Do you usually try not to analyse your work by yourself?

Oh, you can’t help but analyse it, can you? I studied art and philosophy. And one of the things they taught in art theory (or whatever you wanna call it), this is back in the ‘70s, was that you had to be able to construct a system of meaning around your work. It had to relate to you and have some kind of justification. So I’m constantly trying to justify everything, myself, but not necessarily in public. And I gotta say a lot of those naked women photographs are very hard to justify.

I’m sure! Even though that is still within the canonical form of portraiture, there is a rich history there that you could go over. 

I didn’t realise it at the time but (that type of portrait) is quite confrontational, my old work was all confrontational: the films and things like that were extremely in-your-face — the emphasis was on trying to provoke people. The naked women stuff or naked men or whatever is also a cheap way to create big controversy. The trick for me is to instil in the picture some kind of meaning that the viewer would have to get past the controversy to see. But this method is not applicable to every single photograph, of course. You know, there are a lot of photographs of just people standing around looking pretty or whatever.

Yeah, absolutely. We could also say that the controversial element if you will, is part of your formal delivery of the work, right? It’s as if it’s a technique for a painter. It very much does a similar trick for your images, no?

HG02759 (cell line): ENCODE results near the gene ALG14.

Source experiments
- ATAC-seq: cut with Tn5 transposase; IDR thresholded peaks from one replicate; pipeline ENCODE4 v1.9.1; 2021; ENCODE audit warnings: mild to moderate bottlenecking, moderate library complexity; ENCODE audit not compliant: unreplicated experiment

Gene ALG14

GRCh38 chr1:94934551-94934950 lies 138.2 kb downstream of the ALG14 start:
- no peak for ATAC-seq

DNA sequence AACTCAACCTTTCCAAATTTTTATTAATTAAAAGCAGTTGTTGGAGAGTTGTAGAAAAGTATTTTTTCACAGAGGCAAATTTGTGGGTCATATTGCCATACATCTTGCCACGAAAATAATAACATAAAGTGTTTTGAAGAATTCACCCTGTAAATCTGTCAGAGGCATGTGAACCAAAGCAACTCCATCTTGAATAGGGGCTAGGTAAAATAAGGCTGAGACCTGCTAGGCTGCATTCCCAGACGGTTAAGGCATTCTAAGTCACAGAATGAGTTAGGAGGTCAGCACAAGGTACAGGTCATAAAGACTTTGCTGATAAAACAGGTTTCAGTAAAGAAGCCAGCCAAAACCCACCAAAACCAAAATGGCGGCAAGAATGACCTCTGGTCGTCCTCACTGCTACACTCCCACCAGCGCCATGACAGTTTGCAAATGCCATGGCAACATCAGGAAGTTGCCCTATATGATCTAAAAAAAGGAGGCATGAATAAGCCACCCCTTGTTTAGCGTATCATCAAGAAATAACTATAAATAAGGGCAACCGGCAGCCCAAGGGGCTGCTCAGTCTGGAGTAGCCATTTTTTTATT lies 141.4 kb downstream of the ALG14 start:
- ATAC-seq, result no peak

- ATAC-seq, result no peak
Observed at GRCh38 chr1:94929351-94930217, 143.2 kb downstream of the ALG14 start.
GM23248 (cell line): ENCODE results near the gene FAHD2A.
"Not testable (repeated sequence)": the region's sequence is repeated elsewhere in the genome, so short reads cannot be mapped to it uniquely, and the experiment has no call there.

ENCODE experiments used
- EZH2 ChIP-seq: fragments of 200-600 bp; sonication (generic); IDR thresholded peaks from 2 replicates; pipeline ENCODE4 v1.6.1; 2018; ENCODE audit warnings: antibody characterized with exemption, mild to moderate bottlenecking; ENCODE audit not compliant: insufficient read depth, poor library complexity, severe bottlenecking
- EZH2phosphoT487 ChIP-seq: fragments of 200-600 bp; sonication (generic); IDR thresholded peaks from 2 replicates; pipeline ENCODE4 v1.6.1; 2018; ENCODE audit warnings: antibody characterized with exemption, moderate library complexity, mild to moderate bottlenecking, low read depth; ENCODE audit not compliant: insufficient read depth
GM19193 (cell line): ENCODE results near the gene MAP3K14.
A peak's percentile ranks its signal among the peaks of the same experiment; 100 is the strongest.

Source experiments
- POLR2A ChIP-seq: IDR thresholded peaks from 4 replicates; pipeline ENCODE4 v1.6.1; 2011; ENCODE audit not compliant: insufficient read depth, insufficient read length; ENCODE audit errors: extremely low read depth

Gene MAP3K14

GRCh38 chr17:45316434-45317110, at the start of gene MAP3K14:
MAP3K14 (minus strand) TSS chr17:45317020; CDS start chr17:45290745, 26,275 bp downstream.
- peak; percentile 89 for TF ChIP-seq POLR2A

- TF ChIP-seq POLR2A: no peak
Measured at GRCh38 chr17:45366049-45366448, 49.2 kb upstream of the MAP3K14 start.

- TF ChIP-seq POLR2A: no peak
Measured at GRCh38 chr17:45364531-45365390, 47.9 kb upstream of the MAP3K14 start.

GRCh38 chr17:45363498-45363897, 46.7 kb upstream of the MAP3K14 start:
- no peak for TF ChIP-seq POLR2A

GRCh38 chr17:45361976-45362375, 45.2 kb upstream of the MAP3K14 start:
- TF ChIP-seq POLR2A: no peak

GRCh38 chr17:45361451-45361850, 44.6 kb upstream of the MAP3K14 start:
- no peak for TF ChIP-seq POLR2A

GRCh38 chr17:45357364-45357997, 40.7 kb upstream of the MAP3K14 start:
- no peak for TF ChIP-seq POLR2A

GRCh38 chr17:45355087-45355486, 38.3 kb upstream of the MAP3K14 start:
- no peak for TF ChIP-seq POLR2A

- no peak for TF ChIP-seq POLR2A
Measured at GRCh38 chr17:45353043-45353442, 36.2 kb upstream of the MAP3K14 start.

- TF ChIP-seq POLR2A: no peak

I try to sit on a fence where one foot is in one world and one foot is in the other world. But, as I’ve gotten older, I’ve mellowed quite a bit and don’t feel as confrontational as I used to, in my work. I am so far removed from it, I can’t even tell, you know? Maybe it is controversial. I have no idea anymore.

Did you face a lot of backlash throughout your career?

Oh yes.

And how did you cope with it? I am very curious about it. Was that something you went for, in a way? Or you weren’t expecting it?

For me, the logical thing was to be provocative. But then I’d go, ‘What do you mean, I didn’t do anything!’ It’s kind of like that, this weird attitude of provoking people, and then not understanding why they are upset. That has happened to me so many times! I thought what I was doing was completely fine, but then it really bothered people. Then again, I don’t claim to be super intellectual, super smart or anything.

It’s not a matter of claiming it. But if you look at how, perhaps, a new generation of photographers-slash-artists are incorporating that same aspect of controversy in their work, they are super indebted to your ethos. I don’t know if you’re familiar with Haji Shin, she’s based in New York and I think she incorporated in her work your legacy of controversial image-making. I think that the controversial element has been quite adopted as a language nowadays.

That’s probably true, yeah. 

I’m not familiar with a lot of people’s work nowadays, but I do notice that it’s definitely more women photographers doing that kind of stuff than it is men. Most of the photographers I know now are young women.

Yeah, 100%. Critics have described your work as voyeuristic.

Yeah. I totally agree with that one. Every photographer is a voyeur, in a way, I think.

What’s your relationship with that claim?